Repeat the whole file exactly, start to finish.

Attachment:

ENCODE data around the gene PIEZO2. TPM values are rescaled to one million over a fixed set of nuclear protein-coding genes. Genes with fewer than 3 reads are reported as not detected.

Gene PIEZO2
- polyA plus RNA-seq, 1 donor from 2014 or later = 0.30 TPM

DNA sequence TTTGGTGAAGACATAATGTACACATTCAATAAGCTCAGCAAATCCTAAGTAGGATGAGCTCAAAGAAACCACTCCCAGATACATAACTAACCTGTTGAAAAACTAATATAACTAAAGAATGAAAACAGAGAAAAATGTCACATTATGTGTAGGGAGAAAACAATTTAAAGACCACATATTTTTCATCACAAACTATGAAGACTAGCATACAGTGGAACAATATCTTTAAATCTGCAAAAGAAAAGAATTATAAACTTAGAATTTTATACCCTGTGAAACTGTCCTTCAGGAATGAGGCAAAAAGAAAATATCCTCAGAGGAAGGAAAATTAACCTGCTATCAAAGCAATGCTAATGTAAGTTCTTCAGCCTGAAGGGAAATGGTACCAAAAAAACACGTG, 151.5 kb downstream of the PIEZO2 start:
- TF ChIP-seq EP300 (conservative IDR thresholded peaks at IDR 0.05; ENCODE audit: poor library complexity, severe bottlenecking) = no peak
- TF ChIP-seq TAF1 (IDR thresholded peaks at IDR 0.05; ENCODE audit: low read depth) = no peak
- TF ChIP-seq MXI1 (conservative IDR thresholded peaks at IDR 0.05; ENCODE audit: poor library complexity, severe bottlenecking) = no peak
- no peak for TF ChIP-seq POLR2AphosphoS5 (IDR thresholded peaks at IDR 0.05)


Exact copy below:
ENCODE data around the gene PIEZO2. TPM values are rescaled to one million over a fixed set of nuclear protein-coding genes. Genes with fewer than 3 reads are reported as not detected.

Gene PIEZO2
- polyA plus RNA-seq, 1 donor from 2014 or later = 0.30 TPM

DNA sequence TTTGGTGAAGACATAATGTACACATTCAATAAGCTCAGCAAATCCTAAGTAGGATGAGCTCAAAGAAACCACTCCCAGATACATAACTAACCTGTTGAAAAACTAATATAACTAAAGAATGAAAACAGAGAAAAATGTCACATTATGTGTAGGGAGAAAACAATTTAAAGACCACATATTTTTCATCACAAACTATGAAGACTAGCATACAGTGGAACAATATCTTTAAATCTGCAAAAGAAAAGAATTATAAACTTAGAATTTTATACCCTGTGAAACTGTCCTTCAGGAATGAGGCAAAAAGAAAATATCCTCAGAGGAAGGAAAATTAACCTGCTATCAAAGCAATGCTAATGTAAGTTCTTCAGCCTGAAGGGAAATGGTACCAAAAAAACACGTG, 151.5 kb downstream of the PIEZO2 start:
- TF ChIP-seq EP300 (conservative IDR thresholded peaks at IDR 0.05; ENCODE audit: poor library complexity, severe bottlenecking) = no peak
- TF ChIP-seq TAF1 (IDR thresholded peaks at IDR 0.05; ENCODE audit: low read depth) = no peak
- TF ChIP-seq MXI1 (conservative IDR thresholded peaks at IDR 0.05; ENCODE audit: poor library complexity, severe bottlenecking) = no peak
- no peak for TF ChIP-seq POLR2AphosphoS5 (IDR thresholded peaks at IDR 0.05)